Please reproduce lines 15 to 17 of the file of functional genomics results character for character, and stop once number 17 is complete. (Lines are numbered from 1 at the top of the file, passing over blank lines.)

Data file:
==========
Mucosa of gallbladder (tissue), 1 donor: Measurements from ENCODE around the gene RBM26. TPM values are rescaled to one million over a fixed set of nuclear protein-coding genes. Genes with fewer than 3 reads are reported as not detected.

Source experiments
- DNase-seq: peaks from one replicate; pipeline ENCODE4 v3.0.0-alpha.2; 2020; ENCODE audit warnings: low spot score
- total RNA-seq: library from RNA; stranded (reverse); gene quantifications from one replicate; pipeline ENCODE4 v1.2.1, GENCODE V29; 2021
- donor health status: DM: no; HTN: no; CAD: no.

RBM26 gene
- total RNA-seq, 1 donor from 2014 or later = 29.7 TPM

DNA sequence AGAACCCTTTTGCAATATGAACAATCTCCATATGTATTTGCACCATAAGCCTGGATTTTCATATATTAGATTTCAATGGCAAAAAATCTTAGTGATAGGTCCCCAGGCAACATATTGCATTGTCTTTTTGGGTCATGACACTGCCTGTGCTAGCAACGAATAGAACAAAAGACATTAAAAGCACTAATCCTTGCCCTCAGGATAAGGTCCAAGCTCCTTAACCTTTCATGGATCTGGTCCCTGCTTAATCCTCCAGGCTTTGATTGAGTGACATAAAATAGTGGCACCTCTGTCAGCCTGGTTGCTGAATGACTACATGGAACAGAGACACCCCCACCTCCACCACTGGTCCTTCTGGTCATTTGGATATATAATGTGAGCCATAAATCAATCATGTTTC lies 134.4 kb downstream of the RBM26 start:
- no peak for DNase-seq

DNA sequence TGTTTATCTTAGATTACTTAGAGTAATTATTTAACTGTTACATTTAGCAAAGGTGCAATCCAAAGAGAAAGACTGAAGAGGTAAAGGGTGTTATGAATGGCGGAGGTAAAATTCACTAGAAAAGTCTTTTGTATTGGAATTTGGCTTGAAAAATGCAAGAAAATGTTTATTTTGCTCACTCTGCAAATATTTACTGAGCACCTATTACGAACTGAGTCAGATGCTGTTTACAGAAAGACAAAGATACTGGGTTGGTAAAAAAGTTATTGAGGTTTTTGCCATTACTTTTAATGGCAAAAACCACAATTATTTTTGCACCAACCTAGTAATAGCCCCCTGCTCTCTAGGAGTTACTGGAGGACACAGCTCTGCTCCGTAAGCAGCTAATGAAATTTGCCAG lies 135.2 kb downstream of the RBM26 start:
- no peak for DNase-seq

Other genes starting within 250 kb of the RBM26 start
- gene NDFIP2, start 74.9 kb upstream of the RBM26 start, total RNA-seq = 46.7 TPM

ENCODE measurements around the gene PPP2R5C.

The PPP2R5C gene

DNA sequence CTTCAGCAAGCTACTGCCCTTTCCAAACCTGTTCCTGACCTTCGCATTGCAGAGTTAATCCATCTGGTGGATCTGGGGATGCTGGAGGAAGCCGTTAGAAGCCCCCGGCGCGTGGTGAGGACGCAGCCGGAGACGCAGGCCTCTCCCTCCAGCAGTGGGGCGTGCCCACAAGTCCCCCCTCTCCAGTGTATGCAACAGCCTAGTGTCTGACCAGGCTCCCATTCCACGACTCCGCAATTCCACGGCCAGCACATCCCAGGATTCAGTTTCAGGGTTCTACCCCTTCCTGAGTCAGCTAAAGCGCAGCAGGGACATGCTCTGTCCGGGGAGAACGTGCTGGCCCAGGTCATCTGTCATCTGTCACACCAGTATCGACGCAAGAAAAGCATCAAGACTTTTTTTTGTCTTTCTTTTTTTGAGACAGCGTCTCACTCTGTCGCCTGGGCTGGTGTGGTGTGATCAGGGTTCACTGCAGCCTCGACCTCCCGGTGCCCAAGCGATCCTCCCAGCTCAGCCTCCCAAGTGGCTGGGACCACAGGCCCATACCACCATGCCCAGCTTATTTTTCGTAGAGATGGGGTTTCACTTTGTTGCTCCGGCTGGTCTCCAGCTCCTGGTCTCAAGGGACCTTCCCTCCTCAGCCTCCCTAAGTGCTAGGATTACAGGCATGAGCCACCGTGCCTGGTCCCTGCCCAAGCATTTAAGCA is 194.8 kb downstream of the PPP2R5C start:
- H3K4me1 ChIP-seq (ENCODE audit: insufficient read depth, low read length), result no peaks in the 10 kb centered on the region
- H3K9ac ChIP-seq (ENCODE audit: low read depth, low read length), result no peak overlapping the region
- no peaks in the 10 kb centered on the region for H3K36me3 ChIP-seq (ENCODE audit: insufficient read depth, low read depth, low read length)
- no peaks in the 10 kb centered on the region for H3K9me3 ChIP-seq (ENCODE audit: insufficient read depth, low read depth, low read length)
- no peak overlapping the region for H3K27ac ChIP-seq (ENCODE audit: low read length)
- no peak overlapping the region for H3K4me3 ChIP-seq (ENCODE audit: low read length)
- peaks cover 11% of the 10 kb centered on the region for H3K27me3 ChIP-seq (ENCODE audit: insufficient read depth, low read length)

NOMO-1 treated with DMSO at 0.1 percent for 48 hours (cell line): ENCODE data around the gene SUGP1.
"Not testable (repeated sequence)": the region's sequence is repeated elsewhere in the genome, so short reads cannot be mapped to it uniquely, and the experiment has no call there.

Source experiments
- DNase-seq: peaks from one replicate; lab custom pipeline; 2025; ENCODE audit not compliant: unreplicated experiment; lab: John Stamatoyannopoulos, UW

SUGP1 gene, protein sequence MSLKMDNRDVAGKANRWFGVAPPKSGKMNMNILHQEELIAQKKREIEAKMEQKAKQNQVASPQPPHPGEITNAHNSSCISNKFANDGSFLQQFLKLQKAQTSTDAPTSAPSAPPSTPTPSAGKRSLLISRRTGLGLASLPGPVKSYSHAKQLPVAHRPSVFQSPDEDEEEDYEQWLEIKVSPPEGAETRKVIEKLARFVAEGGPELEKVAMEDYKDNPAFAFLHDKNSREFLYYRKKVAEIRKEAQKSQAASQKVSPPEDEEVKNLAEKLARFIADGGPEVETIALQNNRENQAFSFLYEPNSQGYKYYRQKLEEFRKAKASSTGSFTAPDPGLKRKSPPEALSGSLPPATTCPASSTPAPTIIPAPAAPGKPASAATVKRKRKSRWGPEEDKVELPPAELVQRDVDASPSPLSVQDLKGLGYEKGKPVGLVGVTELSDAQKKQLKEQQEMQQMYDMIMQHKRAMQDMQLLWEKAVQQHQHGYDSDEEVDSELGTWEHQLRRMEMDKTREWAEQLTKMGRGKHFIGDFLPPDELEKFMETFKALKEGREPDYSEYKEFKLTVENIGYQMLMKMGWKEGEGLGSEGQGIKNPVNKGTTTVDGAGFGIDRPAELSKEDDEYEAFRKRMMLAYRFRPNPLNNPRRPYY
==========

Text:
The PPP2R5C gene

DNA sequence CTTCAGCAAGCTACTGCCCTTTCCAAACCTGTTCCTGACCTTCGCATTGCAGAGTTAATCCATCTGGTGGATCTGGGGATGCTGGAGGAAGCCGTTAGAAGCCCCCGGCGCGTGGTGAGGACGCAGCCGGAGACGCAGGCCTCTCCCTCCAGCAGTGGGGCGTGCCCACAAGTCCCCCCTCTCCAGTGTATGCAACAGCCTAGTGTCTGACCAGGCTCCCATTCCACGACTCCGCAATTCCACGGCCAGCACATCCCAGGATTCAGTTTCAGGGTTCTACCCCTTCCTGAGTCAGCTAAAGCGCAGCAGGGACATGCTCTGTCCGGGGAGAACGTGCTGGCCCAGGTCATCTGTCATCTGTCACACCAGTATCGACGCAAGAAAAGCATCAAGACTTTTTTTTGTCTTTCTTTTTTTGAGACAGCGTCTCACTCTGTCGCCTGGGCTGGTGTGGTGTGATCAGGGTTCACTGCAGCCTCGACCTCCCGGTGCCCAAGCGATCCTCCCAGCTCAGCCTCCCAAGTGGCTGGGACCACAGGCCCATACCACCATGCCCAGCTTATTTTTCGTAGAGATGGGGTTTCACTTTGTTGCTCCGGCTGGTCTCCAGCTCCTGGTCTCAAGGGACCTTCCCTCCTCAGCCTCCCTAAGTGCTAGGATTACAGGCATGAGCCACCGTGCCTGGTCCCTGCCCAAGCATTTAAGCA is 194.8 kb downstream of the PPP2R5C start:
- H3K4me1 ChIP-seq (ENCODE audit: insufficient read depth, low read length), result no peaks in the 10 kb centered on the region